Dedication and Leadership by Douglas Hyde is one of my favorite books. Hyde, who had been a member of the Communist Party for over twenty years, renounced his membership and joined the Catholic Church in 1948. However, instead of abandoning the things he had learned as a member of the party, he instead adapted his lessons and training for his new life. This book is an instruction manual of sorts for other organizations (original audience is members of the Catholic Church) to apply the techniques to building dedication to the cause and leadership abilities in their membership.
Hyde writes that he does not “believe the strength of Communism lies in the strength of its ideas” (p. 12). Instead, he points to the distinguishing mark being, “their zeal, dedication, devotion to their cause, and willingness to sacrifice” (p. 16).
Idealistic young people will want to change the world and will pursue their own idealistic course in any case. If their idealism is not appealed to and canalized within the circles in which they have grown up they will seek elsewhere for an outlet… They say if you make mean little demands upon people, you will get a mean little response which is all you deserve, but, if you make big demands on them, you will get an heroic response (pp 17-18) .
I first became aware of this book when it was quite literally thrown at me at a Leadership Institute school. It is on Morton Blackwell’s “Read to Lead” list. I have since given several copies away to colleagues and friends. Now, it has become even more meaningful from the perspective of an educator.
“Dedication and willingness… must be developed within a person, then drown out of them, not forced in… It is bad psychology and bad politics to ask for too little” (p. 27) How many educators today ask for too little? Hyde gives a direct challenge, “[I]t does not matter how dull a subject may be, it can still be presented in an inspiring way. It is up to the tutor to discover how this can be done. This calls for thought and ingenuity. But above all else, he must himself be inspired” (p. 50).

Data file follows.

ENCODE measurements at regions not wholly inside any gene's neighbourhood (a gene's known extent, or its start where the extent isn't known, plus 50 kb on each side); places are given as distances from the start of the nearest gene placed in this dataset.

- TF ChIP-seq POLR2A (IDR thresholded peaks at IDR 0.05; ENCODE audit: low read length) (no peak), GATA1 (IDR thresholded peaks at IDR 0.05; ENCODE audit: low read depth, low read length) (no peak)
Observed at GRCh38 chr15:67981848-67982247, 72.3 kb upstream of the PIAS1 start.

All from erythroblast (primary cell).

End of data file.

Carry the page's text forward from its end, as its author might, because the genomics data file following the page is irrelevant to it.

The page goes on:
Education, even of obscure theories, can be applied to everyday life. “Any Communist tutor who is worth his salt finishes each class with these words: ‘What are the comrades going to do about what they have learned today?’… The first item on the agenda when the class next meets will be: ‘How did the comrades apply what they learned last week?’” (p. 56)
Education is not for the sake of education. To pursue that focus is to totally miss the mark. Instead, education should provide the tools for life. “The Communist tutor is expected to remind himself over and over again that he is not just concerned with passing on knowledge to people. His aim is to equip them for action and to assist them to become leaders” (p. 74) That must be our focus. It grieves me when a student tells me they want to be pre-med or pre-law so they can make a lot of money. If we can convince them to be dedicated to the cause of excellence in everything from term papers to their part-time jobs, success will follow. We must teach them to be the leaders of the next generation. If just a few of the students who pass through our classroom could learn that lesson, a career as an educator will be worth it.
Hyde, Douglas. Dedication and Leadership. Notre Dame, IN: University of Notre Dame Press, 1966.